Sagittal T1-weighted imaging (a) and T2-weighted imaging (b), and axial T1-weighted imaging (c) and T2WI (d) magnetic resonance imaging on initial admission. Low signal intensity (white arrow) on both T1-weighted imaging (a, c) and T2-weighted imaging (b, d) at interlaminar space of C5-C6 and C6-C7 is seen on the sagittal image (a, b) and axial image (c, d)

Fig. 2

Computed tomography on the second admission. Amorphous high-density area at interlaminar space of C5-C6 (white arrow) is seen on sagittal image (a) and axial image (b)

Fig. 3

Sagittal T1-weighted imaging (a) and T2-weighted imaging (b), and axial T1-weighted imaging (c) and T2-weighted imaging (d) magnetic resonance imaging on the second admission. Low-signal intensity (white arrow) on both T1-weighted imaging (a, c) and T2-weighted imaging (b, d) surrounded by intermediate-signal on T1-weighted imaging and a high-signal intensity area on T2-weighted imaging (open arrow) at the interlaminar space of C5-C6 is seen on the sagittal image (a, b) and axial image (c, d). Axial images (c, d) show cord compression due to a low-signal intensity mass (white arrow)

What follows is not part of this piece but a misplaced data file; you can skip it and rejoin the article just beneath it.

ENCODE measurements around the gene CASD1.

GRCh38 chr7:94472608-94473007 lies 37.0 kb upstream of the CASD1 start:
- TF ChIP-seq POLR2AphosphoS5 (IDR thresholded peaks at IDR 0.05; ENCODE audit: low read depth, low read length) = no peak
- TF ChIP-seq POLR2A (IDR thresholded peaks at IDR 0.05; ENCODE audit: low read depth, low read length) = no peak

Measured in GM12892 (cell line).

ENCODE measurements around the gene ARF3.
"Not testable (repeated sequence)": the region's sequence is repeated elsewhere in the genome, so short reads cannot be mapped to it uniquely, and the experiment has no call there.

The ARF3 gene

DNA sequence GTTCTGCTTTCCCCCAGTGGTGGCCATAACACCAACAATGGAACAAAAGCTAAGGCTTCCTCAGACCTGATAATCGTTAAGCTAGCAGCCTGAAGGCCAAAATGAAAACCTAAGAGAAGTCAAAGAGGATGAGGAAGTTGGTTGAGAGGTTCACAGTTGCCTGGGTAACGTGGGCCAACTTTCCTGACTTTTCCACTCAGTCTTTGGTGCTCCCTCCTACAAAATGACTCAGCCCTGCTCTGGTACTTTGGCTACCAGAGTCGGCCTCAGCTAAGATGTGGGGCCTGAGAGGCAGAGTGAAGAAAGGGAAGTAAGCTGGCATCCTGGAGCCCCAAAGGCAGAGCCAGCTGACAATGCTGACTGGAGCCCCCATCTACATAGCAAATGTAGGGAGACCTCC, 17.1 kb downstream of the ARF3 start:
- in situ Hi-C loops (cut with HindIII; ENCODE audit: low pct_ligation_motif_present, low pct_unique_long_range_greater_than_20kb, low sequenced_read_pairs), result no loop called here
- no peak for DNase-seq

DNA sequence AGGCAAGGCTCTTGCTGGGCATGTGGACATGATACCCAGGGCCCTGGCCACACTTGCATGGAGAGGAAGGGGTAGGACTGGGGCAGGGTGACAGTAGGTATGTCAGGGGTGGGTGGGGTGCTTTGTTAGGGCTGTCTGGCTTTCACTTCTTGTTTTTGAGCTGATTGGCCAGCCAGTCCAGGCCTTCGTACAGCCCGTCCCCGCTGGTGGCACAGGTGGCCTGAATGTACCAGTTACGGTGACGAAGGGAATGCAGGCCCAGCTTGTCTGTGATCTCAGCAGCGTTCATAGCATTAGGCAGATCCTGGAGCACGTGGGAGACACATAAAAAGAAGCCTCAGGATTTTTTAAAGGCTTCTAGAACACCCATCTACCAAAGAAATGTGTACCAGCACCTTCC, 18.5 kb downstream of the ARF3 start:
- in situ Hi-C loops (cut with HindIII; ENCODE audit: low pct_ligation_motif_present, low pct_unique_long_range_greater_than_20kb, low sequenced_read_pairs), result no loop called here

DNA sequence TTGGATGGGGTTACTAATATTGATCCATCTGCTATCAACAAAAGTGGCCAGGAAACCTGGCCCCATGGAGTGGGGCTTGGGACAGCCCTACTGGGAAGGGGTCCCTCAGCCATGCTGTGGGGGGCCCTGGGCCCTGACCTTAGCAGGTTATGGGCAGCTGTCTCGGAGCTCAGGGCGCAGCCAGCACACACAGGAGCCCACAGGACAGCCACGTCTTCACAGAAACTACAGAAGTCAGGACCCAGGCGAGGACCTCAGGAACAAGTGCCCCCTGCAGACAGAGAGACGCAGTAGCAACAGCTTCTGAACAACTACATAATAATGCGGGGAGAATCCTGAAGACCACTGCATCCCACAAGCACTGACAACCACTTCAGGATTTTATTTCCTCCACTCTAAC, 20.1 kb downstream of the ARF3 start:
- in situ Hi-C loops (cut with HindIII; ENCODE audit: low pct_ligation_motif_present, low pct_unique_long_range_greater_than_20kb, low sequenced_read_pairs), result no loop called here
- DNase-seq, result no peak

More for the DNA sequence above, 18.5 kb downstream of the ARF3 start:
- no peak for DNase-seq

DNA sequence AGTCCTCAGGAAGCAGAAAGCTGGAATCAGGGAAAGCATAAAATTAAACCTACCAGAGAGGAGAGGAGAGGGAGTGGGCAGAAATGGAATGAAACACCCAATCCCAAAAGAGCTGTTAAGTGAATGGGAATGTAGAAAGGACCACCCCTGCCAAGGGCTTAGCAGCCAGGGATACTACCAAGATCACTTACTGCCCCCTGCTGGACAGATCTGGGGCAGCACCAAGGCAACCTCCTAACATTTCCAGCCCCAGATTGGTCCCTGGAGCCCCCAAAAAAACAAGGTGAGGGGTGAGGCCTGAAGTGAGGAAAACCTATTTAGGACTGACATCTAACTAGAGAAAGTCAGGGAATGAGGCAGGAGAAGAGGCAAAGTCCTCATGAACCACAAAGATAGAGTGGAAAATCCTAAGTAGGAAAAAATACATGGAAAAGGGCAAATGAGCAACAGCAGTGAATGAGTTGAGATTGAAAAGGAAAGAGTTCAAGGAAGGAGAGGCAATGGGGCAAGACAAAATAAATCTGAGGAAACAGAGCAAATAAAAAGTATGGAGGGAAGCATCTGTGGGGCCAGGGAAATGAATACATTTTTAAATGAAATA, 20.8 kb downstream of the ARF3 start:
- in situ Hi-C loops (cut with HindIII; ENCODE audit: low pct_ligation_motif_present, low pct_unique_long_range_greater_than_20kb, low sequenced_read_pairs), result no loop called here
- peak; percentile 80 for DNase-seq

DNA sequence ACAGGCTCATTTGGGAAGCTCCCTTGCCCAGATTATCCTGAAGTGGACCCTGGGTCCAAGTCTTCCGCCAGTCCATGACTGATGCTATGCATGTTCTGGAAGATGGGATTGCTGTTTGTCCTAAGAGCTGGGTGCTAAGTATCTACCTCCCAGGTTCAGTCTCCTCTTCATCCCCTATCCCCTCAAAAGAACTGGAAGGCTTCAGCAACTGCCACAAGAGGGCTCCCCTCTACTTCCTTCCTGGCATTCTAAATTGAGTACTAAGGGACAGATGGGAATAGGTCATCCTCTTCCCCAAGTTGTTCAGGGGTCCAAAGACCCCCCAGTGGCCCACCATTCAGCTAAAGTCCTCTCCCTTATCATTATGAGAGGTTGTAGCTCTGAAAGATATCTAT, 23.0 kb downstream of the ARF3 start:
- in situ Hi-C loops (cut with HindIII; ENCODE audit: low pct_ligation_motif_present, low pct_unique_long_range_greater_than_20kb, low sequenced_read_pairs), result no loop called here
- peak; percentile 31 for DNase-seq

Fig. 4

Polarized light microscopy of fluid in the yellow ligament. Various sizes of crystals with positive birefringence (white arrows) are seen. (Original magnification ×400)

Six months postoperatively she had no further severe neck pain. At a follow-up evaluation 7 years after initial onset, our patient had complete relief of neck pain, and there were no neurological abnormalities.

Discussion

This patient’s course highlights two important clinical issues. First, pseudogout attacks of the cervical yellow ligament can cause acute neck pain. Second, calcification of the cervical yellow ligament raises suspicion for pseudogout.